Canada’s LEEFF: a lifeline for large businesses to withstand the pandemic

On May 11, as part of the Government of Canada’s COVID-19 Economic Response Plan, Prime Minister Trudeau announced plans to establish a Large Employer Emergency Financing Facility (LEEFF)1. The announcement recognized the key role larger enterprises play in providing jobs for Canadians and the need of many of those employers for support through the COVID-19 pandemic.

LEEFF will provide financing to large employers whose needs are not being met through conventional financing. It is intended to allow viable businesses to remain active, while positioning them to participate in a rapid economic recovery.

The Government of Canada previously announced liquidity support for small- and medium-sized businesses through the Business Credit Availability Program (BCAP) (covered here), and LEEFF addresses the gap which existed with respect to larger enterprises.

The LEEF program will be delivered by the Canada Development Investment Corporation (CDEV), in cooperation with Innovation, Science and Economic Development Canada (ISED) and the Department of Finance. The program will apply to all eligible sectors in a consistent manner, with a standard set of economic terms and conditions.

Details with respect to the administration of the LEEFF program (including application and evaluation processes) remain to be announced. However, the Government has outlined the following eligibility criteria and restrictions associated with funds provided through LEEFF:


  • The LEEFF program will be open to large for-profit businesses—with the exception of those in the financial sector—as well as certain not-for-profit businesses such as airports, with annual revenues generally in the order of $300 million or higher.
  • To qualify for LEEFF support, eligible businesses must be seeking financing of about $60 million or more and have significant operations or workforce in Canada.

Recipients must demonstrate how they intend to preserve employment and maintain investment activities.

Special requirements

  • Recipients will need to commit to respect collective bargaining agreements and protect workers’ pensions.
  • Strict limits will be placed on dividends, share buy-backs and executive compensation.
  • Recipients will be required to publish annual climate-related disclosure reports consistent with the Financial Stability Board’s Task Force on Climate-related Financial Disclosures, including how their future operations will support environmental sustainability and national climate goals.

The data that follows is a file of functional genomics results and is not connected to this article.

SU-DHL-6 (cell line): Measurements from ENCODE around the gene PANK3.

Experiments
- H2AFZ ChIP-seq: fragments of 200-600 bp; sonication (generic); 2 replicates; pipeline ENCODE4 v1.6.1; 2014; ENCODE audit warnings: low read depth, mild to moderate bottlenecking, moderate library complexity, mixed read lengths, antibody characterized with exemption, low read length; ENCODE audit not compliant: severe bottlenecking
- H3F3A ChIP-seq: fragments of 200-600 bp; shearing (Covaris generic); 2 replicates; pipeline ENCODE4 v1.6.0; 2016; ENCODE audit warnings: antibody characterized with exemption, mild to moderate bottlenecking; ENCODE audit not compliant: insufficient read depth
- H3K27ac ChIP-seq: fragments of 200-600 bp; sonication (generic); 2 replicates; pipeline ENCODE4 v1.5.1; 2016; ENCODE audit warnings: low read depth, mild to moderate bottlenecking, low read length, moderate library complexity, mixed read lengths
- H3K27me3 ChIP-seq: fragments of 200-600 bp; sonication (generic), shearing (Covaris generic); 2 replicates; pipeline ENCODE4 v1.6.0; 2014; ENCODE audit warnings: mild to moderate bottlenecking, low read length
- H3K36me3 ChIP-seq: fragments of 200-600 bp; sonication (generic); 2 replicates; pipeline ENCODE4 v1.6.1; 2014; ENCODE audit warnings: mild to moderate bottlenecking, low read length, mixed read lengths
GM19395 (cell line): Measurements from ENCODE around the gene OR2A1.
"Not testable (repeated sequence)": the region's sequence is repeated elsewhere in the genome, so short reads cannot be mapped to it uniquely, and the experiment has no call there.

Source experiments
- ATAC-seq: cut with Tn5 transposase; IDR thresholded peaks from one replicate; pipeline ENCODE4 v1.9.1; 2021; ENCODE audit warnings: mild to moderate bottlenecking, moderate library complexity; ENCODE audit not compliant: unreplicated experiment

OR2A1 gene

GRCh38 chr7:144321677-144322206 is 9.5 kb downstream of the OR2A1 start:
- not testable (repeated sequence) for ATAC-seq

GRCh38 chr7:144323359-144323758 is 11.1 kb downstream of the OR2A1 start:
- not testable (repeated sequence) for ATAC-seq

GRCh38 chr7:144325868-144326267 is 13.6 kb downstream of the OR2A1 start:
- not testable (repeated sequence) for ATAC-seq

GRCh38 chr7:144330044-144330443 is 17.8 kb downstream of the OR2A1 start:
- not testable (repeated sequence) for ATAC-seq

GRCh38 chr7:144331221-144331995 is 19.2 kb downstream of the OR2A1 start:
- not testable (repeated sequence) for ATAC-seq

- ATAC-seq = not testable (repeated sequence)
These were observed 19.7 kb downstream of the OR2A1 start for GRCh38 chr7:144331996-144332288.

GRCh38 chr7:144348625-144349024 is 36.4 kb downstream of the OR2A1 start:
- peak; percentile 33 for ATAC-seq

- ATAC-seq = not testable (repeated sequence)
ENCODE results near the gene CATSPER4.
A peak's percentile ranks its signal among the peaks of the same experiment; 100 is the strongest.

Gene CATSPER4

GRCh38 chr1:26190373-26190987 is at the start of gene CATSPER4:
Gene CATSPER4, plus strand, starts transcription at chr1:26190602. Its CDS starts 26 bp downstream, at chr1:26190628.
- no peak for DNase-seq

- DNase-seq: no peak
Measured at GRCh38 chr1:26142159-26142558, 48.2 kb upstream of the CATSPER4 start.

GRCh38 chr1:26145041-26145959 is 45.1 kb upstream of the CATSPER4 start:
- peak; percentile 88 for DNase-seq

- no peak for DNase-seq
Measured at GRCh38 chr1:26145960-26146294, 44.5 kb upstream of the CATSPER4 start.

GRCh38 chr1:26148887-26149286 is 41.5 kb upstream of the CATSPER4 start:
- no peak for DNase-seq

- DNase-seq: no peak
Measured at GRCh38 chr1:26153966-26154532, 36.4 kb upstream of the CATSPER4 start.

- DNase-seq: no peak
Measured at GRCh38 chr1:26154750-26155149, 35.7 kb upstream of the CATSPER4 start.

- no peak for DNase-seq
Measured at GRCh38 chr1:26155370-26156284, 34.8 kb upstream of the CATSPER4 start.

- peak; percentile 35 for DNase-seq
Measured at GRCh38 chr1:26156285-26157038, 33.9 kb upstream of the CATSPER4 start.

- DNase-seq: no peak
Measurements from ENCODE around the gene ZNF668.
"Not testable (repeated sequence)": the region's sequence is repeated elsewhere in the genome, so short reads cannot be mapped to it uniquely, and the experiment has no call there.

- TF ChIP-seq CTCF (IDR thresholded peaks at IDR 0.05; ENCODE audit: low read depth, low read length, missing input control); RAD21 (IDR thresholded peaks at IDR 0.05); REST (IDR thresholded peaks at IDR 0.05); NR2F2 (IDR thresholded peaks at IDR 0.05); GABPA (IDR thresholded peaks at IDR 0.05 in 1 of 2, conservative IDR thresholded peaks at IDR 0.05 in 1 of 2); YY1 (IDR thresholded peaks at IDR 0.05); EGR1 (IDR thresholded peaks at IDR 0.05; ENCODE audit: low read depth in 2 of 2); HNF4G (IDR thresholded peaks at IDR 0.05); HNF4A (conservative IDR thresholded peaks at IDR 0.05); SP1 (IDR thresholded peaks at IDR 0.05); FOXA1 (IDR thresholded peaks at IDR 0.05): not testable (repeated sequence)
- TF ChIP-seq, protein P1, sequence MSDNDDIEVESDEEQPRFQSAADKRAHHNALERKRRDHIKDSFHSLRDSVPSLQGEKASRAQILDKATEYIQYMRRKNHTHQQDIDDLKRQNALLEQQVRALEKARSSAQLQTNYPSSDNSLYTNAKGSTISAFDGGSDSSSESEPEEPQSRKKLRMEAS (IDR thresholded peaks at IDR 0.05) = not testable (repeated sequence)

In evaluating applicants to the LEEFF program, the Government may also consider a company’s employment, tax, and economic activity in Canada, as well as its international organizational structure and financing arrangements. The program will not be available to companies which have been convicted of tax evasion.


The details of the LEEFF program that have been announced thus far are consistent with similar programs announced in the U.S. and are responsive to the ongoing public debate which existed prior to the COVID-19 pandemic around protecting taxpayers and government funds when support is provided to private sector companies.

In the U.S., the Coronavirus Economic Stabilization Act of 2020 (CESA) (discussed here), which was passed in response to the COVID-19 pandemic, requires recipients of financial support to observe financial and operational restrictions, including limiting dividends and share buybacks, caps on executive compensation, maintaining certain workforce and compensation levels, retaining U.S. jobs onshore and remaining neutral in union drives. Past instances of public support for private sector companies have been criticized where companies that received government/taxpayer funds engaged in employee reductions and executive compensation increases.

Considerations for companies

Companies planning to take advantage of the LEEFF program should consider the implications of, and be prepared to abide by, restrictions on dividends, share buybacks, executive pay, and the other special requirements noted above. Companies should also consider their broader corporate actions and circumstances, and how they are consistent with the principles underlying the LEEFF program.

The LEEFF program includes a requirement that companies participating in the program must publish annual climate-related disclosure reports. This requirement is consistent with the Canadian government’s stated position and policies on climate change.

Companies will need to assess the reports and requirements of the Financial Stability Board’s Task Force on Climate-related Financial Disclosures2 and their ability to comply with (and the implications of complying with) such disclosures.

While further details are yet to be announced, the expectation is that the LEEFF program can play an important role in supporting certain employers in withstanding the pandemic and subsequent recovery.




Read all our coronavirus-related updates on our COVID-19 guidance for organizations resource page.

To discuss these issues, please contact the author(s).

This publication is a general discussion of certain legal and related developments and should not be relied upon as legal advice. If you require legal advice, we would be pleased to discuss the issues in this publication with you, in the context of your particular circumstances.

For permission to republish this or any other publication, contact Janelle Weed.

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